Conor Brown ’16, Louie Reed ’16 and Patrick DeVivo ’16 have created “Meetum,” an app that more than a third of Amhert’s student population has downloaded, and one that hopes to shift Amherst’s social paradigm.
Meetum is intended as an app where students can share events and activities (“meetums”) with each other. Unlike Facebook events, “meetums” are intended to be more casual. DeVivo puts it as, “Impromptu social events or things like studying for a particular midterm or comps,” or “playing basketball, looking for two more guys, etc.”
Brown and Reed conceived of Meetum in the wake of Amherst Uprising.
“We realized that our campus culture is very confined to sports teams and clubs and cliques. It is not very inclusive, and there is a great sense of isolation. Meetum intends to change that,” Brown said.
Brown and Reed are both members of the hockey team, while DeVivo is the captain of the men’s crew team. All three recognized the problem of exclusivity at Amherst and sought to fix it. In fact, they even see it within themselves.
“Patrick is a great guy,” Brown said. “However, I don’t know if we ever would have met if we weren’t roommates [freshman year]. Meetum will hopefully help people find others outside of their bubbles.”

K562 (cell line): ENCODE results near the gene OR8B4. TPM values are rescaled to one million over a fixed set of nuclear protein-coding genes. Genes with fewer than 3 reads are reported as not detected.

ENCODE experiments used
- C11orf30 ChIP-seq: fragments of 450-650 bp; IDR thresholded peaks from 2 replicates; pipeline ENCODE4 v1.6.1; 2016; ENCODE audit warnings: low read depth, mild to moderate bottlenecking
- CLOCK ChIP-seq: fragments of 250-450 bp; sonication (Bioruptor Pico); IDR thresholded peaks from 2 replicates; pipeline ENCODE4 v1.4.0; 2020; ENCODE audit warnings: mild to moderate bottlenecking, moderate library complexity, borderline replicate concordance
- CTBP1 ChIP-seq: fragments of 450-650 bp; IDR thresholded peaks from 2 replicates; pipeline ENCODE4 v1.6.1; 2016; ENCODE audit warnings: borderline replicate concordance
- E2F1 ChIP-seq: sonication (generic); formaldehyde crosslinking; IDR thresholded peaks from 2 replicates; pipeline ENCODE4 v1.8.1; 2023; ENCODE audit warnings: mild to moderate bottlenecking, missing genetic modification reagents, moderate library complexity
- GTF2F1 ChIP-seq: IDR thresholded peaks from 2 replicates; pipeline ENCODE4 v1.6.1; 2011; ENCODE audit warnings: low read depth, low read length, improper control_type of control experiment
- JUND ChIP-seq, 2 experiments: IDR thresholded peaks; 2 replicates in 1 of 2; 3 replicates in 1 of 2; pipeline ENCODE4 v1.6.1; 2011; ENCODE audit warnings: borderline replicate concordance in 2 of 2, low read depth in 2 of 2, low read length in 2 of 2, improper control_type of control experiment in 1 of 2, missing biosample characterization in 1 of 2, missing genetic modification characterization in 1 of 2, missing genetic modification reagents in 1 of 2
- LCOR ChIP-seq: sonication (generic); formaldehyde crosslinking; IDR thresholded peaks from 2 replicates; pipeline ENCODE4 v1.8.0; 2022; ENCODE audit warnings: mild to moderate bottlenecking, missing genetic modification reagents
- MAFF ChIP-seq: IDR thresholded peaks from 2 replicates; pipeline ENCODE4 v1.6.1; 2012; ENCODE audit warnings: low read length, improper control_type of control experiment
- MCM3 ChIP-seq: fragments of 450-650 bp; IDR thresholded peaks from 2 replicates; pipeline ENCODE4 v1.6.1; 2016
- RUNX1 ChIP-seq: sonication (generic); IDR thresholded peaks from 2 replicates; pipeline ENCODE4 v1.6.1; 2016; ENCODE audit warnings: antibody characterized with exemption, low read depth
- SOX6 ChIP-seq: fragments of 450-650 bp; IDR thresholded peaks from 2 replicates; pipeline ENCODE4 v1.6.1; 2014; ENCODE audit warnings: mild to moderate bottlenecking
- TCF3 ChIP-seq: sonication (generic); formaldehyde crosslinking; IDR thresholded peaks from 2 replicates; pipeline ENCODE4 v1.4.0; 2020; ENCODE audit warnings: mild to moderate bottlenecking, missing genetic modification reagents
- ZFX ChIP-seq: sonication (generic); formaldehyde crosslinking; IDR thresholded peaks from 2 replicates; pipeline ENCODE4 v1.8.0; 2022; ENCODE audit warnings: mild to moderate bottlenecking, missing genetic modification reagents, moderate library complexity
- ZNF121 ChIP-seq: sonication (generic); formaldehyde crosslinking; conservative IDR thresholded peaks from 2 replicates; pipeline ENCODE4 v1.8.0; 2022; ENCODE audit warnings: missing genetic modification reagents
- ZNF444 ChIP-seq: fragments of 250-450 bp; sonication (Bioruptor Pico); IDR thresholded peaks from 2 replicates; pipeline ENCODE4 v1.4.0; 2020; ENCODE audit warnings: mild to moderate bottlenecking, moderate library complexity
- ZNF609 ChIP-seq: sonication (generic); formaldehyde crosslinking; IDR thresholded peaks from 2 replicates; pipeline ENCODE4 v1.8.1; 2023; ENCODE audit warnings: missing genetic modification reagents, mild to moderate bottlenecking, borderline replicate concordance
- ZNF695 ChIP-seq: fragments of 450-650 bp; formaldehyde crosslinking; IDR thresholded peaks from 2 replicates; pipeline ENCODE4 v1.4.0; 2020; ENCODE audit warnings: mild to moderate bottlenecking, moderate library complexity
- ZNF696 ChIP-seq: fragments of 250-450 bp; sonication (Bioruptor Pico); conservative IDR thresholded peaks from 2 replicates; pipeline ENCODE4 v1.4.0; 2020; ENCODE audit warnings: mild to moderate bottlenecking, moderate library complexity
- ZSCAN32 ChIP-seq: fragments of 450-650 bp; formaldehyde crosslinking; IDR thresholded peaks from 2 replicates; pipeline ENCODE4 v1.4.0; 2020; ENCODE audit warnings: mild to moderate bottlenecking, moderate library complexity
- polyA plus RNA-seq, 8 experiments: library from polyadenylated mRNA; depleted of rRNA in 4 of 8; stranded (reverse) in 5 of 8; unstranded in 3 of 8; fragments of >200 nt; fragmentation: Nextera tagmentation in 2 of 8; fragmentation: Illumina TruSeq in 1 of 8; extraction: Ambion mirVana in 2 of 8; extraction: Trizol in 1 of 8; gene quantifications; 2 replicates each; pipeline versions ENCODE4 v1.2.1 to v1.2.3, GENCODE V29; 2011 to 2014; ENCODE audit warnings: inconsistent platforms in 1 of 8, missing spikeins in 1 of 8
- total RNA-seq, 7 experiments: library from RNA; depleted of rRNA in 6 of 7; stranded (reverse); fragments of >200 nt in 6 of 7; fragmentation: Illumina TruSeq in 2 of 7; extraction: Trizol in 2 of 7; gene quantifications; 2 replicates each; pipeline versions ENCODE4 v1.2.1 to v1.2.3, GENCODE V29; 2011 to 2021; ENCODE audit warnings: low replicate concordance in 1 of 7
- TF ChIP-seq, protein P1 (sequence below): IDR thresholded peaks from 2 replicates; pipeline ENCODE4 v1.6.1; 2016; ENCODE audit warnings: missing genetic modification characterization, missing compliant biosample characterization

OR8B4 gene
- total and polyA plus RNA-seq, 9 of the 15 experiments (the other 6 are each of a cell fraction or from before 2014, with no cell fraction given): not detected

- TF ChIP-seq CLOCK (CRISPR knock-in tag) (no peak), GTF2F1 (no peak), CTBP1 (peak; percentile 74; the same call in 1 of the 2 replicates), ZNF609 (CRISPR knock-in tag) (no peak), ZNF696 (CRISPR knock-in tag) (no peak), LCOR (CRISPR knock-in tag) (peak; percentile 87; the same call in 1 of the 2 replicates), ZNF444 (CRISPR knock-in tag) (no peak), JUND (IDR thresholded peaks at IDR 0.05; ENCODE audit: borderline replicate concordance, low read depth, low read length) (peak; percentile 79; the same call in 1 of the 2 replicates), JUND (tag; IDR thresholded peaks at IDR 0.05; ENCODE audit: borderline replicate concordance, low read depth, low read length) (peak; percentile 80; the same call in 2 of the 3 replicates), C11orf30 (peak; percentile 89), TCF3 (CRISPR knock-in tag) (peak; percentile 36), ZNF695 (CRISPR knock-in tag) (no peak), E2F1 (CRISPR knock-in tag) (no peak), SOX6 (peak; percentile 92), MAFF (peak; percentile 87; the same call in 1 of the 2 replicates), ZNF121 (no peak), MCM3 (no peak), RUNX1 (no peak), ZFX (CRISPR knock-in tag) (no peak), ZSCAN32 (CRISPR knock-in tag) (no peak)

The three represent the core of Meetum’s message — there are like-minded people in the Amherst community who will never have the opportunity to meet. DeVivo, Brown and Reed only met by chance — through first-year room draw. Meetum hopes to take chance out of the equation, creating more opportunities for compatible individuals to meet.
If Brown and Reed were the visionaries behind Meetum, then DeVivo was the pragmatist who made it happen. DeVivo got his start working with code in fifth grade, and has “always had a boyish enthusiasm for making things and watching how fundamental pieces fit together to create a whole.” DeVivo created this app as a hybrid mobile app, which means it’s essentially a website wrapped-up in an icon. So far, the app has a few simple features, but he intends to add features to it regularly, to drum up excitement, and to also bolster its functionality. Beyond Meetum, DeVivo also intends on continuing to write code after he graduates.
There is some concern that students may not buy in to Meetum — meaning that, while they may join it and post various “meetums,” they will not actually go to events that they are not comfortable with, and generally will stay in the bubbles that they are accustomed to. However, the creators dismissed this idea. “It takes effort to branch out,” Reed said. “It’s always scary, but Meetum will just give students more opportunities to be sociable.” He added that the overarching idea behind Meetum is to let students “create the culture they want.” “It is on the students to make something out of Meetum,” he said. “We just wanted to give them a platform.”
To join Meetum, all you need is an Amherst email and password. Registering is simple, and the interface is easy to navigate — even the most technologically adverse will have no problem. Currently you can find Meetum in the iPhone app store. And if you don’t have an iPhone, it is accessible on meetum.io.